An important factor to consider is that it’s not realistic to keep things in your mind when executing the Labouchere system, so you need to be very careful and write down all the rows separately. Also, you must remember to cross out the numbers and not make a mistake when adding the first and the last number of the list. Being a fastpaced game, this can be a bit problematic in roulette.
Final Verdict
Achieving consistent and realistic goals is crucial for success in roulette and other forms of gambling, and this is the core principle of the Labouchere roulette system as well.
From the graphs of the simulation results, it may appear that the Labouchere system is bulletproof, as each player ended the session with a profit, with the lowest being $348 and the highest $915. However, it's important to note that there were instances where a large number of losses put the bankrolls at risk, although these progressions were a lot less risky than the Martingale.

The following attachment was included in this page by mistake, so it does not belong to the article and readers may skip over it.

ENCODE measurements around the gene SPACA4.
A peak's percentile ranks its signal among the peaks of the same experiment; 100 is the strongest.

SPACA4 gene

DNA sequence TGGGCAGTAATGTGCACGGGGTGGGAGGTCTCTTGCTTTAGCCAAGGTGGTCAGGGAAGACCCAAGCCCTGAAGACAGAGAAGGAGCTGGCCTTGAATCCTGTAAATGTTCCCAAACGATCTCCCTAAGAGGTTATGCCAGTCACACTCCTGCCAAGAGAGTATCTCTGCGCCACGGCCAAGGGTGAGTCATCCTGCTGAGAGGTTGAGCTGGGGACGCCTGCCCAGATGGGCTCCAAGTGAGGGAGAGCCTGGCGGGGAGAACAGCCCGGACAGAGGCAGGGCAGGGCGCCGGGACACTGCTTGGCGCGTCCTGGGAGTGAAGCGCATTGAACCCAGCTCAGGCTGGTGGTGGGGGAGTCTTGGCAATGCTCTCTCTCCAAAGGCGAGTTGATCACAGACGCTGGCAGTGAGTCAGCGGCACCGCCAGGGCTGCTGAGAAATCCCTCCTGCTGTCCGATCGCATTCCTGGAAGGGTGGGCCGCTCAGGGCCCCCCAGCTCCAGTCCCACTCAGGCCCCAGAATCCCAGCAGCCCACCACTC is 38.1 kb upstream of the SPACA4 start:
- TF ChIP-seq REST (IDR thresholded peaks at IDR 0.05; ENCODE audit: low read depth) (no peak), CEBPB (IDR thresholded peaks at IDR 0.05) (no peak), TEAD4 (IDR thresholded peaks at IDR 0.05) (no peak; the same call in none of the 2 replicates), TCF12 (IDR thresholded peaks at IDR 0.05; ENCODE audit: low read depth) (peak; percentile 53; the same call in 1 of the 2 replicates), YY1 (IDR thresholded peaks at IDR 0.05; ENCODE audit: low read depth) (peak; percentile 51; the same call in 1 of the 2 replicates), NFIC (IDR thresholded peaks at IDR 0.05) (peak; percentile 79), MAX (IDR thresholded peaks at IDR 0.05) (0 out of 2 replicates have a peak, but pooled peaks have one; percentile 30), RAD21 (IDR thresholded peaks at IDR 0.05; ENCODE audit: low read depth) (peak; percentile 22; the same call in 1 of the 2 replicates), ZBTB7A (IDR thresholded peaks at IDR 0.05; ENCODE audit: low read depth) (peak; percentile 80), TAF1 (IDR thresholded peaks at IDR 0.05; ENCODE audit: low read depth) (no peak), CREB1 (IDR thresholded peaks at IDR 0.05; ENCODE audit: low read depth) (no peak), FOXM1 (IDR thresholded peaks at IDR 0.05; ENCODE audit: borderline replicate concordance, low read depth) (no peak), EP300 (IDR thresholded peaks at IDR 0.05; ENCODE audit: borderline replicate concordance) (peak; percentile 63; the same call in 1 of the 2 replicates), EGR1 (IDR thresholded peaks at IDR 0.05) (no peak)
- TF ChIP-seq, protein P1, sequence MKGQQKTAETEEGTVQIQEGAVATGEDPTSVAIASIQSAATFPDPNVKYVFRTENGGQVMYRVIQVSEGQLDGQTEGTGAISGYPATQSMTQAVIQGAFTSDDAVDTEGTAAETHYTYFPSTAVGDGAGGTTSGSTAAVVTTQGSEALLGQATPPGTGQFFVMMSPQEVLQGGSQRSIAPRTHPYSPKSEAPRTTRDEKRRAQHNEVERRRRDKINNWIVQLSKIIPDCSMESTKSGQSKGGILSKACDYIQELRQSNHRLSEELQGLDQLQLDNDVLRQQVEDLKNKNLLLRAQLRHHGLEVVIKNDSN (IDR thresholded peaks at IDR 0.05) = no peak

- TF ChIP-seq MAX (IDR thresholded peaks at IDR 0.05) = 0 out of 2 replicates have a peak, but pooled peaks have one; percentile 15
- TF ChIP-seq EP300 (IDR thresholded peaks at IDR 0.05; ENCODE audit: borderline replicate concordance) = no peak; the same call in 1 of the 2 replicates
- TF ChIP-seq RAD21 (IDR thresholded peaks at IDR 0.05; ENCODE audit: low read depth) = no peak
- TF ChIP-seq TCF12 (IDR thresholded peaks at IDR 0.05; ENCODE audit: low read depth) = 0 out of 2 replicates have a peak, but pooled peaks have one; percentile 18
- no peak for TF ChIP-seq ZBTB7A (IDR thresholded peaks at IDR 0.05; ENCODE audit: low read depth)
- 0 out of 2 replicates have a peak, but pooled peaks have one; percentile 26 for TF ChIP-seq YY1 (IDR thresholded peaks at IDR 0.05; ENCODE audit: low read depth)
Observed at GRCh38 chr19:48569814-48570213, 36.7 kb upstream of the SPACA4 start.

While the system can be recommended, it's advisable to have a bankroll of at least 1,000 units. Using Labouchere may make the game less exciting, but it can be useful for achieving shortterm goals if you don't experience prolonged losing streaks.
You can have fun experimenting with the Labouchere roulette system, and you can try different progressions on any evenmoney bet. The bigger the goal, the faster your bankroll may grow, in theory.